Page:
Auth/Priv Key

If you'll use this gem often with SNMP v3 and auth/priv security level enabled, you'll have that funny feeling that everything could be a bit faster. Well, this is basically because the true performance bottleneck of this gem is the generation of the auth and pass keys used for authorization and encryption. Although this is a one-time thing for each client, its lag will be noticeable if you're running on > 100 hosts.

There is a recommended work-around, but this is only usable if you are using the same user/authpass/privpass on all the hosts!!!. Use this with care, then:

$shared_security_parameters = NETSNMP::SecurityParameters.new(security_level: :authpriv, username: "mustermann",
                                                              auth_protocol: :md5, priv_protocol: :aes, ....
# this will eager-load the auth/priv_key
...

# over 9000 routers are running on this event loop!!! this is just one!
NETSNMP::Client.new(share_options.merge(proxy: router_proxy, security_parameters: $shared_security_parameters.dup).new do |cl|
  cli.get(oid:  .....
end

Compatibility

This library supports and is tested against ruby versions 2.1 or more recent, including ruby 3. It also supports and tests against Truffleruby.

OpenSSL

All encoding/decoding/encryption/decryption/digests are done using openssl, which is (still) a part of the standard library. If at some point openssl is removed and not specifically distributed, you'll have to install it yourself. Hopefully this will never happen.

It also uses the openssl ASN.1 API to encode/decode BERs, which is known to be strict, and may not be able to decode PDUs if not compliant with the supported RFC.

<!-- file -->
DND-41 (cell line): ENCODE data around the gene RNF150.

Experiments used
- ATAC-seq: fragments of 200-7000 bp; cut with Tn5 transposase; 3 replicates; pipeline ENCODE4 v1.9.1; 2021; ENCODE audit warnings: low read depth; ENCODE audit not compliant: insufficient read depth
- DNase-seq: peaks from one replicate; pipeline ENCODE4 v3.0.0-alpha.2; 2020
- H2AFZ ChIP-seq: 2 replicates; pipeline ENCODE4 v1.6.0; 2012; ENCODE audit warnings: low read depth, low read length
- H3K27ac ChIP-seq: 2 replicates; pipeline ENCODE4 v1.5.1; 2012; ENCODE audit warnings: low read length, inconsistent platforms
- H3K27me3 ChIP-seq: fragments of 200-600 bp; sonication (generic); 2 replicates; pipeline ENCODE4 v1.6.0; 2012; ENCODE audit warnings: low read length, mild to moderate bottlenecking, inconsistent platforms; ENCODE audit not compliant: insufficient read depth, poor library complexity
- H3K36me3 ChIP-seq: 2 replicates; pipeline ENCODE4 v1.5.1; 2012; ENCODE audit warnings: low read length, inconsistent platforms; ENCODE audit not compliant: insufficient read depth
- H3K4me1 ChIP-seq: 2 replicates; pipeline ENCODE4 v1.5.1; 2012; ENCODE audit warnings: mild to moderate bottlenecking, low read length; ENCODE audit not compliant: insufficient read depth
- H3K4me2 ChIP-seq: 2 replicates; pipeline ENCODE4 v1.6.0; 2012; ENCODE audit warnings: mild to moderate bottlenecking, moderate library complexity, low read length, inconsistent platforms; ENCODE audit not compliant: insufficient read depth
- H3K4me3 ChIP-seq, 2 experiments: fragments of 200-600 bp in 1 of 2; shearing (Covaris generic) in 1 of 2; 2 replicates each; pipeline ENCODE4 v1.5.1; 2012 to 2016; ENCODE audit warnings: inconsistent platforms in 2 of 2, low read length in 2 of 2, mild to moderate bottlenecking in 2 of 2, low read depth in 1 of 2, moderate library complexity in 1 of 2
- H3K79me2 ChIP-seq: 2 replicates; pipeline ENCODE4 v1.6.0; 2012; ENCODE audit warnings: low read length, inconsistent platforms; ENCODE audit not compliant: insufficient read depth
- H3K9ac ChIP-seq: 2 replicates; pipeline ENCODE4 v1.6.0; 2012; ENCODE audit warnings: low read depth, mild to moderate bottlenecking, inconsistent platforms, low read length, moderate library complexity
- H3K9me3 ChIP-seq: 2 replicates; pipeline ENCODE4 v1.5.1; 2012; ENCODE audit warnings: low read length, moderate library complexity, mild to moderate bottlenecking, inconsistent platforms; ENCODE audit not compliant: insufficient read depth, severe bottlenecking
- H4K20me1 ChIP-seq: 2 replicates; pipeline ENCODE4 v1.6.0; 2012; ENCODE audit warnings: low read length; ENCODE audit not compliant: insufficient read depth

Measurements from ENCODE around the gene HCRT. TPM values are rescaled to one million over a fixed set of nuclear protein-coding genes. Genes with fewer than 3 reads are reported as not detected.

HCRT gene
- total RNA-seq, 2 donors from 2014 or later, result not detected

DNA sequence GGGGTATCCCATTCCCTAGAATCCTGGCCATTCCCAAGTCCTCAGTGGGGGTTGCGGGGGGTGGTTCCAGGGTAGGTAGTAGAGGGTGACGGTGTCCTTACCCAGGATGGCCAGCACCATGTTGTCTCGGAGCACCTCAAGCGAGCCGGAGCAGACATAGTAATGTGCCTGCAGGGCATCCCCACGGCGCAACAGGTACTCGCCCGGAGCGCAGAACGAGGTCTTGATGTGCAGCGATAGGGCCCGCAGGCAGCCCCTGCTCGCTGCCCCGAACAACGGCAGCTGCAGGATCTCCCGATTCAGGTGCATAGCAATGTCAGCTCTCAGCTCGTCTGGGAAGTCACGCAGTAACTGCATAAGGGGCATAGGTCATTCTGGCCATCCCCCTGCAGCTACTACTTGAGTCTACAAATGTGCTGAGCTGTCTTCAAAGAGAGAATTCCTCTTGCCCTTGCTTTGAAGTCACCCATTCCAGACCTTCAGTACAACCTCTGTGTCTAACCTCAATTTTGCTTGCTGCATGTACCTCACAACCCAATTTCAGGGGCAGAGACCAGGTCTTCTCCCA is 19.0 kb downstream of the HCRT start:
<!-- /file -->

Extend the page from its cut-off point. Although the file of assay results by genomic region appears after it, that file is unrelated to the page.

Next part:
Debugging

You can either set the NETSNMP_DEBUG to the desided debug level (currently, 1 and 2). The logs will be written to stderr.

You can also set it for a specific client:

manager2 = NETSNMP::Client.new(debug: $stderr, debug_level: 2, ....)

Tests

This library uses RSpec. The client specs are "integration" tests, in that we communicate with an snmpsim-built snmp agent simulator.

RSpec

You can run all tests by typing:

> bundle exec rake spec
# or
> bundle exec rspec
...

Docker

The most straightforward way of running the tests is by using the docker-compose setup (which is also what's used in the CI). Run it against the ruby version you're targeting:

> docker-compose -f docker-compose.yml -f docker-compose-ruby-${RUBY_MAJOR_VERSION}.${RUBY_MAJOR_VERSION}.yml run netsnmp

The CI runs the tests against all supported ruby versions. If changes break a specific version of ruby, make sure you commit appropriate changes addressing the edge case, or let me know in the issues board, so I can help.

SNMP Simulator

The SNMP simulator runs in its own container in the docker setup.

You can install the package yourself (ex: pip install snmpsim) and run the server locally, and then set the SNMP_PORT environment variable, where the snmp simulator is running.

CI

The job of the CI is:

  • Run all the tests;
  • Make sure the tests cover an appropriate surface of the code;
  • Lint the code;
  • (for ruby 3.0) type check the code;

Contributing

  • Fork this repository
  • Make your changes and send me a pull request
  • If I like them I'll merge them
  • If I've accepted a patch, feel free to ask for a commit bit!

TODO

There are some features which this gem doesn't support. It was built to provide a client (or manager, in SNMP language) implementation only, and the requirements were fulfilled. However, these notable misses will stand-out:

  • No server (Agent, in SNMP-ish) implementation.
  • No getbulk support.

So if you like the gem, but would rather have these features implemented, please help by sending us a PR and we'll gladly review it.